The Centers for Medicare and Medicaid has announced the Medicare premiums, deductibles, and coinsurances for 2015. For the second year in a row, both the standard Medicare Part B premium of $104.90 a month and the Part B deductible of $147 will remain the same. Meanwhile, cost-sharing for hospital and skilled nursing stays will rise slightly. In a statement, Secretary of the Department of Health & Human Services Sylvia Burwell attributed the stabilization of Part B premiums to cost savings from the Affordable Care Act, aka “Obamacare.”
Here are all the new Medicare figures:
- Part B premium: $104.90/month (unchanged)
- Part B deductible: $147 (unchanged)
- Part A deductible: $1,260 (was $1,216)
- Co-payment for hospital stay days 61-90: $315/day (was $304)
- Co-payment for hospital stay days 91 and beyond: $630/day (was $608)
- Skilled nursing facility co-payment, days 21-100: $157.50/day (was $152)
Higher-income beneficiaries will pay higher Part B premiums. The amounts for 2015 will remain unchanged from 2014 as well:
- Individuals with annual incomes between $85,000 and $107,000 and married couples with annual incomes between $170,000 and $214,000 will pay a monthly premium of $146.90 (unchanged).
- Individuals with annual incomes between $107,000 and $160,000 and married couples with annual incomes between $214,000 and $320,000 will pay a monthly premium of $209.80 (unchanged).
- Individuals with annual incomes between $160,000 and $214,000 and married couples with annual incomes between $320,000 and $428,000 will pay a monthly premium of $272.70 (unchanged).
- Individuals with annual incomes of $214,000 or more and married couples with annual incomes of $428,000 or more will pay a monthly premium of $335.70 (unchanged).
Rates differ for beneficiaries who are married but file a separate tax return from their spouse:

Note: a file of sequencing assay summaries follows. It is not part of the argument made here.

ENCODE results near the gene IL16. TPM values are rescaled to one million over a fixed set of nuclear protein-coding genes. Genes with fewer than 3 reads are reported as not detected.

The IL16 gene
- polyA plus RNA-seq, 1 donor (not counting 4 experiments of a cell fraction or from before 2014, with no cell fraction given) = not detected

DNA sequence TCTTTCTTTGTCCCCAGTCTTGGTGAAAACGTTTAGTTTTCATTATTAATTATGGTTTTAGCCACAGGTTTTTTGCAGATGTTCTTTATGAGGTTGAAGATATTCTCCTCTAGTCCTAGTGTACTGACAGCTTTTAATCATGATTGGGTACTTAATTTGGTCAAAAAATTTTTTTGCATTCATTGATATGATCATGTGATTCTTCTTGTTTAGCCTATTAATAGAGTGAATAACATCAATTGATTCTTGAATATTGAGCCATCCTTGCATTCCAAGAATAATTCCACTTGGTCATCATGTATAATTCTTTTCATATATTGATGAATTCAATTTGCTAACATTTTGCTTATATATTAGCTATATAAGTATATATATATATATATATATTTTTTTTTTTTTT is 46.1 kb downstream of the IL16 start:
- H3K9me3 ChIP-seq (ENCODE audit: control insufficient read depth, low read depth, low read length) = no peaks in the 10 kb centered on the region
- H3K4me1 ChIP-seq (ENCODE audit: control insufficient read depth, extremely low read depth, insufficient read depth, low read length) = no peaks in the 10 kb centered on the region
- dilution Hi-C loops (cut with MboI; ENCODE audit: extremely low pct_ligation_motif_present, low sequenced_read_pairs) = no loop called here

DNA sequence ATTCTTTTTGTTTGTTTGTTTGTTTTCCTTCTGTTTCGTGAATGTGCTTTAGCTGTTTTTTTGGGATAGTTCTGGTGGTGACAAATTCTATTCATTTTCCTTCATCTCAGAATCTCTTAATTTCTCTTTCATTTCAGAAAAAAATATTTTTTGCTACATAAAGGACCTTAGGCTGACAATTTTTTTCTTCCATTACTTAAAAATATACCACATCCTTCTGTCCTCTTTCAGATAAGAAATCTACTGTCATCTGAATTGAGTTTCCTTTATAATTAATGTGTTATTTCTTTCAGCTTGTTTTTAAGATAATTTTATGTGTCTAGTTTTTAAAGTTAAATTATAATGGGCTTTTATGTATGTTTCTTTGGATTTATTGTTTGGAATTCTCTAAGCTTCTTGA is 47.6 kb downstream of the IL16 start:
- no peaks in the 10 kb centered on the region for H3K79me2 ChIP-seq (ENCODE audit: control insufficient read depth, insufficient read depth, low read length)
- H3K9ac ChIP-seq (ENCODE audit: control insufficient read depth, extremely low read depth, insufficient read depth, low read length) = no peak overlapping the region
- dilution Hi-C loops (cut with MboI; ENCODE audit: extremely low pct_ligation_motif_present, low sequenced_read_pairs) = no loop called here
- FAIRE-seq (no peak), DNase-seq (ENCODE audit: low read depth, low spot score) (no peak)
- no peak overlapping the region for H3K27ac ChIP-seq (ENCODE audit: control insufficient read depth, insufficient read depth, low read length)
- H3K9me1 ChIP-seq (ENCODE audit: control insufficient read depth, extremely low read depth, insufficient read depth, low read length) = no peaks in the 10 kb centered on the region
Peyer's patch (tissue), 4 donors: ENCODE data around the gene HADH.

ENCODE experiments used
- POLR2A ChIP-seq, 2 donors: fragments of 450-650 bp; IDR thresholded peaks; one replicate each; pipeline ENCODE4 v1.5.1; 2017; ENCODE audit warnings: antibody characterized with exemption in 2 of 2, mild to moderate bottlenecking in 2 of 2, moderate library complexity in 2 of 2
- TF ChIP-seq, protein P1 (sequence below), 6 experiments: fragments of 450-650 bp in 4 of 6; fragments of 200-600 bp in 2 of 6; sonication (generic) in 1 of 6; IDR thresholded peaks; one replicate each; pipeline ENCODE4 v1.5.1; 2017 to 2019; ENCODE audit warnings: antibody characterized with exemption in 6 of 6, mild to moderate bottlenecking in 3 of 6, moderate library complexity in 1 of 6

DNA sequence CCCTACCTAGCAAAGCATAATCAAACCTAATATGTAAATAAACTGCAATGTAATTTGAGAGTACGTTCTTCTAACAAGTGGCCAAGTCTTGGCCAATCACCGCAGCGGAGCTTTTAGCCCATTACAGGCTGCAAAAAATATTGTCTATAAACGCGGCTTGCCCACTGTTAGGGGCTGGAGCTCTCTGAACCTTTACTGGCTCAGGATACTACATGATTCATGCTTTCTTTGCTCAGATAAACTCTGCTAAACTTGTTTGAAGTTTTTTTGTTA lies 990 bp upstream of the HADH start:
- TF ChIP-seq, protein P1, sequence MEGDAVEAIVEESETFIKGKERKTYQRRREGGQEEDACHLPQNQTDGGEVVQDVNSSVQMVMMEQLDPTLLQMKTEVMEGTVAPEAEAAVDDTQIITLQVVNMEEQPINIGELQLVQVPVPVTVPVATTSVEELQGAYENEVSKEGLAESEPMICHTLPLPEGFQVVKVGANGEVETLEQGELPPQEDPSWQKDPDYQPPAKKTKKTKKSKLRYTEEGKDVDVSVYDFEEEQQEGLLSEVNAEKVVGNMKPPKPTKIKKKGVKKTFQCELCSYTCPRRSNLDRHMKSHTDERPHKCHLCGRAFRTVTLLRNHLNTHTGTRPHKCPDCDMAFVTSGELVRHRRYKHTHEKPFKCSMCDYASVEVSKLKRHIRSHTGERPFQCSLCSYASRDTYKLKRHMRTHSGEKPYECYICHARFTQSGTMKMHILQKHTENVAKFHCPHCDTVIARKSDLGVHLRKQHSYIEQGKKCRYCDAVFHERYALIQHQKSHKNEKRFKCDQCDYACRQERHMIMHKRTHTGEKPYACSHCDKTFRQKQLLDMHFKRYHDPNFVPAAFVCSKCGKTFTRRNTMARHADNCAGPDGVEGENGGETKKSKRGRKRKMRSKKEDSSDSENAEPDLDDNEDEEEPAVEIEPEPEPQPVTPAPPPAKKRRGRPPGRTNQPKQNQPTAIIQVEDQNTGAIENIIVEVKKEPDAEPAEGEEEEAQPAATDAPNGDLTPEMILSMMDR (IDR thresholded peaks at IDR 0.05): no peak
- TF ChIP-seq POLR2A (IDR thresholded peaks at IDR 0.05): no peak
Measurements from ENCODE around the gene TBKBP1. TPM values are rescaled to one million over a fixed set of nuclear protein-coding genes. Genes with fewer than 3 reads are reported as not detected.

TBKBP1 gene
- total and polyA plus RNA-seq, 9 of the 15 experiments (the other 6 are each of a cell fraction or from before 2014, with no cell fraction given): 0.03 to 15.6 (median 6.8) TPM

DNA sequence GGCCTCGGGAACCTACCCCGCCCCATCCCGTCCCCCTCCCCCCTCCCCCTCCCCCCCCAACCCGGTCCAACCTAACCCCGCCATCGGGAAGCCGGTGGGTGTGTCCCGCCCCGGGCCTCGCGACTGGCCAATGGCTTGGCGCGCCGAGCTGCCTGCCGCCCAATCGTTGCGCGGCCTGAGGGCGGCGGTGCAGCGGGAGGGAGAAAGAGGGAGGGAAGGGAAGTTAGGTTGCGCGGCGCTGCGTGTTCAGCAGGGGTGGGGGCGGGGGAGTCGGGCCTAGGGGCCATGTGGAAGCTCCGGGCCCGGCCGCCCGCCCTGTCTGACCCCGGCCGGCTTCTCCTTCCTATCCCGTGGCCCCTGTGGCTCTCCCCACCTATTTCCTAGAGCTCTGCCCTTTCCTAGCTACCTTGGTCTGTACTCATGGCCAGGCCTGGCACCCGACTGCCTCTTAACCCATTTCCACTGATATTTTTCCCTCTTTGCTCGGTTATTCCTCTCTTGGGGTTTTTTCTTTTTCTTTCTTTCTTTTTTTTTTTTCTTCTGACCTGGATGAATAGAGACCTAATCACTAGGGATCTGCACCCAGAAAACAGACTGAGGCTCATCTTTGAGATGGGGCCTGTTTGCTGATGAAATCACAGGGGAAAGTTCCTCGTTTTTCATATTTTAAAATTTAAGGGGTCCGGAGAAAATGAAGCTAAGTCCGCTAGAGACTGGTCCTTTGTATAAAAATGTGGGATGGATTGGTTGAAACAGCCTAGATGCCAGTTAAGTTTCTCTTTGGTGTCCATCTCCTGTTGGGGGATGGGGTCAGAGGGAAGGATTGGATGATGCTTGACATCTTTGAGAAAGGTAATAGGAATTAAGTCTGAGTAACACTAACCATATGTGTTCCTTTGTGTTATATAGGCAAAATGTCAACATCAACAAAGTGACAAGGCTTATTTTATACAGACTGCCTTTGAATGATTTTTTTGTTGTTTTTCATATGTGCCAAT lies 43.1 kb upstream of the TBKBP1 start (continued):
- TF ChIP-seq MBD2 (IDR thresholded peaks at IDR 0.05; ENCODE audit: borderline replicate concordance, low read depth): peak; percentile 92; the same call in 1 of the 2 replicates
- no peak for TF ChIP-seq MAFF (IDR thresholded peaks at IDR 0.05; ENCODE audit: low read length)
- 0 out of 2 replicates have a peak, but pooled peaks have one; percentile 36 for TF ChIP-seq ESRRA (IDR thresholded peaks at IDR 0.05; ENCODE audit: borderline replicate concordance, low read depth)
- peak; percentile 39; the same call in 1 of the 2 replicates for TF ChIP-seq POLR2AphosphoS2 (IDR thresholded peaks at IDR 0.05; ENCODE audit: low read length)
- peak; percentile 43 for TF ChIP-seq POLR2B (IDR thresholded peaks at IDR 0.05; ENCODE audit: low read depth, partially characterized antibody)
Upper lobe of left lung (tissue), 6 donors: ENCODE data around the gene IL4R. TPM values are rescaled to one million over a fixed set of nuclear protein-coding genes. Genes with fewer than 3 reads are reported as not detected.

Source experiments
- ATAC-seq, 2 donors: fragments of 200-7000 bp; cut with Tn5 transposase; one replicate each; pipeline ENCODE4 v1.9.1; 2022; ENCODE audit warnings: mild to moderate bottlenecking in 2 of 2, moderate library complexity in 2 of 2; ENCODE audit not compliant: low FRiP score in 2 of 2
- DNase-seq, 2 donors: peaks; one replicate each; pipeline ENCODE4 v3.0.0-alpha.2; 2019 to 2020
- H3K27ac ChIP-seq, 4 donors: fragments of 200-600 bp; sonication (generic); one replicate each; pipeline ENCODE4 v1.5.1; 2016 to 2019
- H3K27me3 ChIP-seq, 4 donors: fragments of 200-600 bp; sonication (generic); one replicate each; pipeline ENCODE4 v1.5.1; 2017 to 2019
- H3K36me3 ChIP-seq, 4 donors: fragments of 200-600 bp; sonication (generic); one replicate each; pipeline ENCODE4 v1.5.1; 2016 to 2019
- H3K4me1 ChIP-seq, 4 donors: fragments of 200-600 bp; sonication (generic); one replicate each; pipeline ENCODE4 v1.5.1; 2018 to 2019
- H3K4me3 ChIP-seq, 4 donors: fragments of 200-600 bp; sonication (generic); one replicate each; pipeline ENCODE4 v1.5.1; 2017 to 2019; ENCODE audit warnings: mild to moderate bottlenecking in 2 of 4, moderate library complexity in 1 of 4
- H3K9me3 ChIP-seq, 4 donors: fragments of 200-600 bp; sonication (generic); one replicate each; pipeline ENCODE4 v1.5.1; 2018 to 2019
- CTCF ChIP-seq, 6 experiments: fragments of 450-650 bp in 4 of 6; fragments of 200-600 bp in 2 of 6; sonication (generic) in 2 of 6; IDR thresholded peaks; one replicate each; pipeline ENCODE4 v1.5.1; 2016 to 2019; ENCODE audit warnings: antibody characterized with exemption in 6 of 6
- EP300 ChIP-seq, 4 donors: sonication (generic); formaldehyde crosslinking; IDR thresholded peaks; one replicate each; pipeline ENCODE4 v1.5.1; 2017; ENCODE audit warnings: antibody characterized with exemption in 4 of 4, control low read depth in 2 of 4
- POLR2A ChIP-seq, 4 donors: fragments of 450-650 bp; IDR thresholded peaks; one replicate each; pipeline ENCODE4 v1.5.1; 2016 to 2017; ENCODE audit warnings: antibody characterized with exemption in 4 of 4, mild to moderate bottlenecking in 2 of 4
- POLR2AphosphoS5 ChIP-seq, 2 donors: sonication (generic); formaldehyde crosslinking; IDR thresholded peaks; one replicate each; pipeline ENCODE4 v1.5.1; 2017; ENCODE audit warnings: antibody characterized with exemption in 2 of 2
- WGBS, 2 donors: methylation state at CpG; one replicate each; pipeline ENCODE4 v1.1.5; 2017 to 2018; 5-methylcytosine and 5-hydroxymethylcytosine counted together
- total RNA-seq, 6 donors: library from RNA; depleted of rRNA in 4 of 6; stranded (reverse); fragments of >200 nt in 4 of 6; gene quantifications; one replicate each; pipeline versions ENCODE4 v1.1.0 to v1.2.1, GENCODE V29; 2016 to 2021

- Those with incomes between $85,000 and $129,000 will pay a monthly premium of $272.70 (unchanged).
- Those with incomes greater than $129,000 will pay a monthly premium of $335.70 (unchanged).
The Social Security Administration uses the income reported two years ago to determine a Part B beneficiary’s premiums. So the income reported on a beneficiary’s 2013 tax return is used to determine whether the beneficiary must pay a higher monthly Part B premium in 2015. Income is calculated by taking a beneficiary’s adjusted gross income and adding back in some normally excluded income, such as tax-exempt interest, U.S. savings bond interest used to pay tuition, and certain income from foreign sources. This is called modified adjusted gross income (MAGI). If a beneficiary’s MAGI decreased significantly in the past two years, she may request that information from more recent years be used to calculate the premium.
Those who enroll in Medicare Advantage plans may have different cost-sharing arrangements. On average Medicare Advantage premiums are expected to rise $2.94 a month to $33.90 in 2015.
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For Medicare’s “Medicare costs at a glance,” click here.
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